Home for Ellington hero nears completion

By Steve Smith - Staff Writer
Ellington - posted Fri., Aug. 23, 2013
Sgt. Greg Caron stands in what will be his kitchen, in his soon-to-be-completed
Sgt. Greg Caron stands in what will be his kitchen, in his soon-to-be-completed home in Ellington, made possible by Building Homes for Heroes, and numerous sponsors and volunteers. Photo by Steve Smith.

A new home for Sgt. Greg Caron is nearing completion, and on Aug. 22, a celebration/work event took place to thank some of those who made it possible.

Caron was injured on Nov. 12, 2011, while on patrol in the Southern Marjah area of Afghanistan. He and his USMC unit were searching known Taliban compounds, and he was severely wounded when an IED exploded, costing him both legs and the use of his right arm.

The non-profit organization, Building Homes for Heroes, is building a new home for Caron and his wife, Nina, (and their three dogs) in Ellington – the town in which Caron grew up.

Andy Pujol was one of the first wave of search and rescue volunteers to enter the World Trade Center on Sept. 11, 2001. Two of Pujol's brothers-in-law were first responders, who enlisted his help. Pujol said that sometime in the early morning of Sept. 12, 2001, after working all night searching the rubble, he looked up at all of the other volunteers and made a promise to himself to serve the country in some way. Later, when the soldiers began returning home from the war on terror, he began serving with different organizations, before deciding he wanted to run his own. He said he wanted to make sure that the program rating was above 90 percent (of monies collected going to help the soldiers). To date, BHH is at 93 percent.

At first, he intended to build just one home – in Gainesville, Fla. – but after seeing the outpouring of community support, he realized it may catch on elsewhere. In 2013, BHH will complete 25 homes for injured soldiers.

“For the first few years, we struggled, but now we have major corporations jumping on board to donate dollars,” he said. “Even more amazingly, we have contractors and builders jumping on board all over the country.”

Nordic Builders of Tolland is overseeing the construction of the Caron home.

Liz Koiva and her husband own Nordic, and said they heard Caron was injured, and contacted BHH about helping. “They said, 'We need someone to run the whole show,' and we said, 'Okay, we're here,'” Liz recalled. “It's been a wonderful project to be involved in, especially because Greg is a hometown person. It makes us feel wonderful to be able to give back.”

Pujol said that usually contractors donate about half of the construction cost, but Nordic is donating closer to three-quarters. “What they've done, in effect, is build a home for Greg, and put money aside for the next soldier,” Pujol said.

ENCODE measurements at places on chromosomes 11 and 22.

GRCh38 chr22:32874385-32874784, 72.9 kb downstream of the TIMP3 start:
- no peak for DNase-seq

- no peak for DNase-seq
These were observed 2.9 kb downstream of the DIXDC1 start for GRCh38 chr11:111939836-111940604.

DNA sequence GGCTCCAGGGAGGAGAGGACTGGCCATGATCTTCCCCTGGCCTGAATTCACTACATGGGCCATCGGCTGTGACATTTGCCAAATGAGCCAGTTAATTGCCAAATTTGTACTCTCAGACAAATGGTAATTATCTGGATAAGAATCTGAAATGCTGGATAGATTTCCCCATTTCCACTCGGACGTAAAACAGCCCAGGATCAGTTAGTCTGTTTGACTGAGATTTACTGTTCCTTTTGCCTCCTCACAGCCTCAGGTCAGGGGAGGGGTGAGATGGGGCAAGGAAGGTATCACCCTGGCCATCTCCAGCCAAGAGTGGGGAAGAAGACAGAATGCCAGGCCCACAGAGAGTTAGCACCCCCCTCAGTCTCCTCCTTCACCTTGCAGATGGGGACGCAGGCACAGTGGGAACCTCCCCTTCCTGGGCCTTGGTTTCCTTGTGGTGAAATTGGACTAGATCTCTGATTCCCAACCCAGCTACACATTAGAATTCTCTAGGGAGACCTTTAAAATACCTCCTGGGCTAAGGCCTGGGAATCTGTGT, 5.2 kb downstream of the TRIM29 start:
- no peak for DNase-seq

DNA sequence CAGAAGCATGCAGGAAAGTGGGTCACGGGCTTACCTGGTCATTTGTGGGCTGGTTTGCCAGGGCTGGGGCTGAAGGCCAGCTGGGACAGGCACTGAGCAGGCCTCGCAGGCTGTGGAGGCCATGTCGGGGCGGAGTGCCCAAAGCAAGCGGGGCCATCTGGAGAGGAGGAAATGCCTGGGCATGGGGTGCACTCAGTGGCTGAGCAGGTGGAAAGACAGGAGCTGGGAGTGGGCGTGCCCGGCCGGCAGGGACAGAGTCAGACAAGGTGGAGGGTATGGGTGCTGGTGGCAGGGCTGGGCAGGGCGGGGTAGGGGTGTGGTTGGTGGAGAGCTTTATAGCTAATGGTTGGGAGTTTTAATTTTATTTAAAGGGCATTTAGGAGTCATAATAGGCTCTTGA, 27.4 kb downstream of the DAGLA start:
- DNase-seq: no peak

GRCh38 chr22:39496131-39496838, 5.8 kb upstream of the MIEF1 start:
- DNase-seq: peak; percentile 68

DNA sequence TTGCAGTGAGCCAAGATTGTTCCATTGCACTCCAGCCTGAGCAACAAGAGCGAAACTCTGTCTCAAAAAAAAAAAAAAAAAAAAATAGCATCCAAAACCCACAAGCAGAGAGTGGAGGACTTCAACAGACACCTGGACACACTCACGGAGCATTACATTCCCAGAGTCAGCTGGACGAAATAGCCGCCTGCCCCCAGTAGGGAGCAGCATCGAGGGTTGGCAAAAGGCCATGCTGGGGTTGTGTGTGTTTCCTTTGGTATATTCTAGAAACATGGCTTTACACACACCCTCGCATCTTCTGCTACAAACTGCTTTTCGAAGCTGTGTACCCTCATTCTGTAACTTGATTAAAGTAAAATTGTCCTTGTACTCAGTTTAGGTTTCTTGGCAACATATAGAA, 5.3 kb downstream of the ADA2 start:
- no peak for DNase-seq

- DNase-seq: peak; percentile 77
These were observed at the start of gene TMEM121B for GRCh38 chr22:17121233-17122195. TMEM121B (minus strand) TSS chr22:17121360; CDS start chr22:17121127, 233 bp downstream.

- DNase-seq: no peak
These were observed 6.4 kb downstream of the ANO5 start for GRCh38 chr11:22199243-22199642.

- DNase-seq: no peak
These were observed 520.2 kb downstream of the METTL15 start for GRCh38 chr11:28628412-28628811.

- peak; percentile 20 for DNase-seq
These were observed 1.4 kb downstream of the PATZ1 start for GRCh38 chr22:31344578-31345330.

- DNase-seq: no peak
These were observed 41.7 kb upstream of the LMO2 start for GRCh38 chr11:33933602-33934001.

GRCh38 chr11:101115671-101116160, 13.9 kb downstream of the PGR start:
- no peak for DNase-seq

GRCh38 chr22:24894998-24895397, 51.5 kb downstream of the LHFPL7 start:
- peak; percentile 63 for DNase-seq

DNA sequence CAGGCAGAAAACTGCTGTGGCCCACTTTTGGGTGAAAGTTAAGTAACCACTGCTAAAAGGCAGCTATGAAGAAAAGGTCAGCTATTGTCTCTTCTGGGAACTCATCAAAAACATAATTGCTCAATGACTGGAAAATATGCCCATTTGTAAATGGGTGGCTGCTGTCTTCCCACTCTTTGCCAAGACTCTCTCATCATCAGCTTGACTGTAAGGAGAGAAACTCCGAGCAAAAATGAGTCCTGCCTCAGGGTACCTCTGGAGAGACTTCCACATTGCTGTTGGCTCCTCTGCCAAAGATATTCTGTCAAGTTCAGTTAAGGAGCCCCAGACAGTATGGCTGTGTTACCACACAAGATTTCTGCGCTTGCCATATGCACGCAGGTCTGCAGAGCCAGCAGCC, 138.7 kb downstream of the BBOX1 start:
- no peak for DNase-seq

The home will be equipped to make it easier for Caron, who uses prosthetic legs and sometimes a wheelchair, to navigate, inclusive of easy-access entryways, ramps, an elevator, and wide hallways and doorways.

Caron said he first learned about a house being built for him in January of 2012, when he got a phone call while still in the hospital.

“Andy just welcomed us into his family of employees,” Caron said, adding that he currently lives in a starter home in Vernon that he bought before he went overseas.

“It just doesn't fulfill my needs right now,” he said. “I can't get my wheelchair through the doorways, and I'm showering in a tub right now, on the floor. To have this being built for me, and be handicapped-accesible – it will fulfill all of my needs.”

Also important was to be home in Ellington, Caron said, near his family and friends who have been extremely supportive. “If I ever need anything, those are the people who are going to be there for me,” he said. “I think it's important to stay close to the people who love you.”

Sikorsky aircraft were integral to Pujol's day at Ground Zero, as those were the only choppers allowed overhead, he said. Several Sikorsky workers were also on hand on Aug. 22, helping work on the house.

Bob Araujo, a manager of sustainable development with Sikorsky, said that he was with about 20 co-workers, helping to bring Caron home. “We wanted to volunteer today to make sure this marine got home,” he said, adding that it was also a Sikorsky helicopter that picked up Caron after his injury.

“Everyone is sweaty and working hard,” he said. “We're painting, building a deck and deck rails, installing cabinets and closets, shoveling – whatever they need us to do, we're doing it. Our small sacrifice is nothing compared to what he's sacrificed for our country, and we're proud to do it. He's absolutely an inspiration.”

An official moving-in ceremony is scheduled for Caron on Sept. 28. Officials said that Caron will be kept away from the home for a few weeks before that date, because they want him to be impressed with the finished product, and there are a few last-minute surprise details to be added.

“We're making our communities and our country a better place to live,” Pujol said. “How many organizations can say that? It's a beautiful grass-roots effort, all over the country.”

“It's overwhelming, the amount of support I'm getting now,” Caron said of Building Homes for Heroes and the local community. “I couldn't tell you where I'd be right now without these people helping me out. It's hard to adjust, and come back from a combat zone, besides me being injured. The community has made it very easy for me to make that transition.”

For more information, visit www.buildinghomesforheroes.org.


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